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SF #1086675: restore "Extending optparse" section (which was dropped
in Python 2.4).

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File Doc/lib/liboptparse.tex

 \code{"-c"}.  Fixing this is left as an exercise for the reader.
 % $Id: callbacks.txt 415 2004-09-30 02:26:17Z greg $ 
+\subsection{Extending \module{optparse}\label{optparse-extending-optparse}}
+Since the two major controlling factors in how \module{optparse} interprets
+command-line options are the action and type of each option, the most
+likely direction of extension is to add new actions and new types.
+Also, the \code{examples/} directory of the source distribution includes
+several demonstrations of extending \module{optparse} in different ways: e.g. a
+case-insensitive option parser, or two kinds of option parsers that
+implement ``required options''.
+\subsubsection{Adding new types\label{optparse-adding-new-types}}
+To add new types, you need to define your own subclass of \module{optparse}'s Option
+class.  This class has a couple of attributes that define \module{optparse}'s types:
+\member{TYPES} and \member{TYPE{\_}CHECKER}.
+\member{TYPES} is a tuple of type names; in your subclass, simply define a new
+tuple \member{TYPES} that builds on the standard one.
+\member{TYPE{\_}CHECKER} is a dictionary mapping type names to type-checking
+functions.  A type-checking function has the following signature:
+def check_mytype(option, opt, value)
+where \code{option} is an \class{Option} instance, \code{opt} is an option string
+(e.g., \code{"-f"}), and \code{value} is the string from the command line that
+must be checked and converted to your desired type.  \code{check{\_}mytype()}
+should return an object of the hypothetical type \code{mytype}.  The value
+returned by a type-checking function will wind up in the OptionValues
+instance returned by \method{OptionParser.parse{\_}args()}, or be passed to a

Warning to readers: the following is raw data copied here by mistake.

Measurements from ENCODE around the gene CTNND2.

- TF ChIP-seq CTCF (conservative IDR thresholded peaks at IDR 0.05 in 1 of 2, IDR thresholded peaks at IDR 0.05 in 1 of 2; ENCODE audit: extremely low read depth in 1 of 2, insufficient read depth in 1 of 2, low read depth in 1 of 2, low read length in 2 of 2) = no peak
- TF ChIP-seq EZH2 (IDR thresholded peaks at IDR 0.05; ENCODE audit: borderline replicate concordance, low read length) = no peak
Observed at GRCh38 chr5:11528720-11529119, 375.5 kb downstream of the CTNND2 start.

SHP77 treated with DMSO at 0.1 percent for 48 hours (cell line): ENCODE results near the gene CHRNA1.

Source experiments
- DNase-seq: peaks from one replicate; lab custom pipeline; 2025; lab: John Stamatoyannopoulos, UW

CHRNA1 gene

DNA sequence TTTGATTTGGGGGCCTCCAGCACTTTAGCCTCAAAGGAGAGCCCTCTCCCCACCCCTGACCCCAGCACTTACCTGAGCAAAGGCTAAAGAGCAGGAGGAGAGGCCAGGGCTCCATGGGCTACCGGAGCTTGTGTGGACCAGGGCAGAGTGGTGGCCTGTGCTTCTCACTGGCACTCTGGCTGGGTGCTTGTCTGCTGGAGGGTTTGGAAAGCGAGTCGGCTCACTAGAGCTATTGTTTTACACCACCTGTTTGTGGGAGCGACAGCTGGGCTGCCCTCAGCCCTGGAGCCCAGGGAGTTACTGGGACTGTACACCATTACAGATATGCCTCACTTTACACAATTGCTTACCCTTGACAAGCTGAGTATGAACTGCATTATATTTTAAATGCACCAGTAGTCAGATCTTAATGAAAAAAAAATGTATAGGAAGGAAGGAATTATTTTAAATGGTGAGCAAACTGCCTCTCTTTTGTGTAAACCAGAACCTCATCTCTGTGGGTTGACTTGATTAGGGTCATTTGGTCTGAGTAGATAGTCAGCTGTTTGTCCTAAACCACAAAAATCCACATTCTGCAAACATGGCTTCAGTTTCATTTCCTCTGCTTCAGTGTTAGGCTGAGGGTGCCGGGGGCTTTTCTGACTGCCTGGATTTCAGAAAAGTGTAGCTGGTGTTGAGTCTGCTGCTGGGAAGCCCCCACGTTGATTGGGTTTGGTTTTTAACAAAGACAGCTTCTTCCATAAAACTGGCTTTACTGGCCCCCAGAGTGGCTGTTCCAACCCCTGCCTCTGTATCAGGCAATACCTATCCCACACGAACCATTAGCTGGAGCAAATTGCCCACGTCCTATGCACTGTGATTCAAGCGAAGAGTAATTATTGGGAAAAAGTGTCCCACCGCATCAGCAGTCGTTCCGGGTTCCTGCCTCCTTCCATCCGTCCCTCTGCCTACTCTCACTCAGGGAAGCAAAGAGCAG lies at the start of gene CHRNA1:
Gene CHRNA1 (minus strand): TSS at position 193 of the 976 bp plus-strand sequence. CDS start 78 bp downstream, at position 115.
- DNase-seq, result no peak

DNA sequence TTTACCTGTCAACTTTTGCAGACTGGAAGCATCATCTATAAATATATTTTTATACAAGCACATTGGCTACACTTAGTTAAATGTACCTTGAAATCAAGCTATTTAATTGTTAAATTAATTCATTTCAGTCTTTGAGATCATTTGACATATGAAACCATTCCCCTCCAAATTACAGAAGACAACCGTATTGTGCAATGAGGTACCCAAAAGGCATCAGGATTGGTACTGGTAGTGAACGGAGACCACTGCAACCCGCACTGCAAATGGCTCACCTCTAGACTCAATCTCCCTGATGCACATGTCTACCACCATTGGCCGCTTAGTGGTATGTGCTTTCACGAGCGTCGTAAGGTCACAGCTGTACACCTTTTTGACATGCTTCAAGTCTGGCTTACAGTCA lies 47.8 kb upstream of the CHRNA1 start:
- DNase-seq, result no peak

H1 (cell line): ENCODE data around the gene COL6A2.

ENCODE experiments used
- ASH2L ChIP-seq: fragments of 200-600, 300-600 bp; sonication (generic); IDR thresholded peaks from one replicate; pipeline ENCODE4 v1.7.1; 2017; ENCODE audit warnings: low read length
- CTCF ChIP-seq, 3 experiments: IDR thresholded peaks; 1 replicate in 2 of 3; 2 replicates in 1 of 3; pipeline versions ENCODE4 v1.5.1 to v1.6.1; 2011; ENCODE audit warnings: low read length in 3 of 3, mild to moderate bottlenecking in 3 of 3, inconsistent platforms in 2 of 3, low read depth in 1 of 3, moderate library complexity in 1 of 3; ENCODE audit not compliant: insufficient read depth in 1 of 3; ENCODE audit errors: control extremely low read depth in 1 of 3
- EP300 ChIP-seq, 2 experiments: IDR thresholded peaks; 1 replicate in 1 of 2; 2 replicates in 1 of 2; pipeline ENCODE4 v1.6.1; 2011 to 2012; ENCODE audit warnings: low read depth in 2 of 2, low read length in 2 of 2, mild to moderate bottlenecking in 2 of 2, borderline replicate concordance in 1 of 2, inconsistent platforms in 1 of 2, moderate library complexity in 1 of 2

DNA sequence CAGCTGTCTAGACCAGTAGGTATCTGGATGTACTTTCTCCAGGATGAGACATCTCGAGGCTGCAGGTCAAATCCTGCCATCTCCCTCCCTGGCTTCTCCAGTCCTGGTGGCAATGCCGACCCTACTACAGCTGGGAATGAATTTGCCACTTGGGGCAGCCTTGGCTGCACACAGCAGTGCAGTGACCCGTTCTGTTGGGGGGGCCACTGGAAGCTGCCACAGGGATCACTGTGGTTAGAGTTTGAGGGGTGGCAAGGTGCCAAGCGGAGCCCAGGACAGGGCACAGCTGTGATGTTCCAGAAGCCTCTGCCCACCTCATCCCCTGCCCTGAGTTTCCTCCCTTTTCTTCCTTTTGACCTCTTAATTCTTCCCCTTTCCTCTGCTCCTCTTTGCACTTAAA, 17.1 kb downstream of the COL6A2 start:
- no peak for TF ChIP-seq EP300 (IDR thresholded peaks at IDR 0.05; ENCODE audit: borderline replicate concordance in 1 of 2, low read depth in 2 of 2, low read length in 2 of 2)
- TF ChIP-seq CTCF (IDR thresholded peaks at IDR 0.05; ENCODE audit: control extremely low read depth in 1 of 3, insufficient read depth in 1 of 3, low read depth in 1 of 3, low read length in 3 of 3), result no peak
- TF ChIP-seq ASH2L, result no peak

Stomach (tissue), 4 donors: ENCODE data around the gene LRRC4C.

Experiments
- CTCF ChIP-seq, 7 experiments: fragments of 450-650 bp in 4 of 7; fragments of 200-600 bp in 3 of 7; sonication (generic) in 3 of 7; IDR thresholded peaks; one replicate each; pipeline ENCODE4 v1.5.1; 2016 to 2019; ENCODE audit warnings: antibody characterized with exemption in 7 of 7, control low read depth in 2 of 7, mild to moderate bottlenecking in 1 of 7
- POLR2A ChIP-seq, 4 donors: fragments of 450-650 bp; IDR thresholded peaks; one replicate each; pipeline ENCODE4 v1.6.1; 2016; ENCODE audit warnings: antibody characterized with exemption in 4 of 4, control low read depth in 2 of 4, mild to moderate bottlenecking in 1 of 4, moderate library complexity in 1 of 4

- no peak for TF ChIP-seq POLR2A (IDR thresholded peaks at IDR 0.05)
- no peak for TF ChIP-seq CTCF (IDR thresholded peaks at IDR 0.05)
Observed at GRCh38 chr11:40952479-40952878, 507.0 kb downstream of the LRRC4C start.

+callback as the \code{value} parameter.
+Your type-checking function should raise OptionValueError if it
+encounters any problems.  OptionValueError takes a single string
+argument, which is passed as-is to OptionParser's \method{error()} method,
+which in turn prepends the program name and the string \code{"error:"} and
+prints everything to stderr before terminating the process.
+Here's a silly example that demonstrates adding a \code{complex} option
+type to parse Python-style complex numbers on the command line.  (This
+is even sillier than it used to be, because \module{optparse} 1.3 added built-in
+support for complex numbers, but never mind.)
+First, the necessary imports:
+from copy import copy
+from optparse import Option, OptionValueError
+You need to define your type-checker first, since it's referred to later
+(in the \member{TYPE{\_}CHECKER} class attribute of your Option subclass):
+def check_complex(option, opt, value):
+    try:
+        return complex(value)
+    except ValueError:
+        raise OptionValueError(
+            "option %s: invalid complex value: %r" % (opt, value))
+Finally, the Option subclass:
+class MyOption (Option):
+    TYPES = Option.TYPES + ("complex",)
+    TYPE_CHECKER["complex"] = check_complex
+(If we didn't make a \function{copy()} of \member{Option.TYPE{\_}CHECKER}, we would end
+up modifying the \member{TYPE{\_}CHECKER} attribute of \module{optparse}'s Option class.
+This being Python, nothing stops you from doing that except good manners
+and common sense.)
+That's it!  Now you can write a script that uses the new option type
+just like any other \module{optparse}-based script, except you have to instruct your
+OptionParser to use MyOption instead of Option:
+parser = OptionParser(option_class=MyOption)
+parser.add_option("-c", type="complex")
+Alternately, you can build your own option list and pass it to
+OptionParser; if you don't use \method{add{\_}option()} in the above way, you
+don't need to tell OptionParser which option class to use:
+option_list = [MyOption("-c", action="store", type="complex", dest="c")]
+parser = OptionParser(option_list=option_list)
+\subsubsection{Adding new actions\label{optparse-adding-new-actions}}
+Adding new actions is a bit trickier, because you have to understand
+that \module{optparse} has a couple of classifications for actions:
+\item[``store'' actions]
+actions that result in \module{optparse} storing a value to an attribute of the
+current OptionValues instance; these options require a \member{dest}
+attribute to be supplied to the Option constructor
+\item[``typed'' actions]
+actions that take a value from the command line and expect it to be
+of a certain type; or rather, a string that can be converted to a
+certain type.  These options require a \member{type} attribute to the
+Option constructor.
+These are overlapping sets: some default ``store'' actions are \code{store},